My point is that many people do not get along with their family members for one reason or another--and it is sad. However, why not make the family friction into a learning experince for you and the kids? Dadvocate gives an example of how he no longer feels comfortable around his family because of the difference in political views which, in turn, may affect his children. This is indeed, a concern.
However, in the raising of children, perhaps it is best to expose them to different groups of thought and help them to sort out why Aunt Becky or Uncle Tom is the way he or she is and to learn to understand their differences. This does not mean buying into whatever asinine thing the relatives want to say, but rather using it as a springboard to help children understand and broaden their perspectives on how people behave. And who knows? Aunt Becky with her liberal views may be the one who pushes little Johnny into a great career in the army or little Debbie into advocating for male rights after her son is forced by feminists to be medicated for his masculine behavior. Or on the other hand, Uncle Tom's racist views may lead another child to examine his own prejudices and decide to become more aware of his own racist attitudes in daily life.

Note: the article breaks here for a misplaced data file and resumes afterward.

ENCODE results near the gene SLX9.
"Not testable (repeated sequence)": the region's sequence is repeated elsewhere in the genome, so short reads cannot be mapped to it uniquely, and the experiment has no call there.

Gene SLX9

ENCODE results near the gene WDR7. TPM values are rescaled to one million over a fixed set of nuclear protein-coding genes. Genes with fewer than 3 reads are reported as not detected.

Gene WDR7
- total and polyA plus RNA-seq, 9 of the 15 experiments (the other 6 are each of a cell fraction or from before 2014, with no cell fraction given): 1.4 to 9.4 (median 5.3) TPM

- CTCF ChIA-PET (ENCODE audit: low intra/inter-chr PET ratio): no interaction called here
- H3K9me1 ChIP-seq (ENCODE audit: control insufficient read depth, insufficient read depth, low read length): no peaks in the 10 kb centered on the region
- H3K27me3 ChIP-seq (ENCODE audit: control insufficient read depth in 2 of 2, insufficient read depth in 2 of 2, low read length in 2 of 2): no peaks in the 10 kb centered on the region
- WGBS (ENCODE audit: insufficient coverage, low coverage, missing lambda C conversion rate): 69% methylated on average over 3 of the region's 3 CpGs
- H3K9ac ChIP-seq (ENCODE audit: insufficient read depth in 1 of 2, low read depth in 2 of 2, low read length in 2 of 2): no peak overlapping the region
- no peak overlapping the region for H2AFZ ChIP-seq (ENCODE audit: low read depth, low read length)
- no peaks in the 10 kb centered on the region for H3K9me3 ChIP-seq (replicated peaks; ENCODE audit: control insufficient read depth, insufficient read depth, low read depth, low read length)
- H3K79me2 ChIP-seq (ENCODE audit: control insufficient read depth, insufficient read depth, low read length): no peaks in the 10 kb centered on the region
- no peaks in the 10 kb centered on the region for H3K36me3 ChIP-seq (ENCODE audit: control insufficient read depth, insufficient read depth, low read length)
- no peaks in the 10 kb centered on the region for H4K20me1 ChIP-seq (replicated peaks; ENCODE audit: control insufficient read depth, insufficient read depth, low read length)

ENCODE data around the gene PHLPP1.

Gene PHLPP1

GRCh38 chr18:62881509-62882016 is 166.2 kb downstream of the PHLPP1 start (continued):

So maybe rather than becoming upset and boycotting family members, we can see them as a training tool for ourselves by learning about patience and for our children by teaching them the intricasies of human psychological functioning. After all, in our work life and in the world of everyday living, we must learn to interact with and deal with people we do not agree with or necessarily like and the sooner kids learn to do this successfully--the better.
Update: Okay, I admit defeat--the stories in the comment section are heartbreaking--I can completely understand why some of you are unable to cope with abusive, threatening and just plain obnoxious families. Thank you for sharing your stories here and I hope you will continue to post, not only about your bad experiences, but perhaps share how you overcame the dysfunctional family curse yourselves. All of us can learn from your experiences and those who have not learned to cope thus far, may learn something.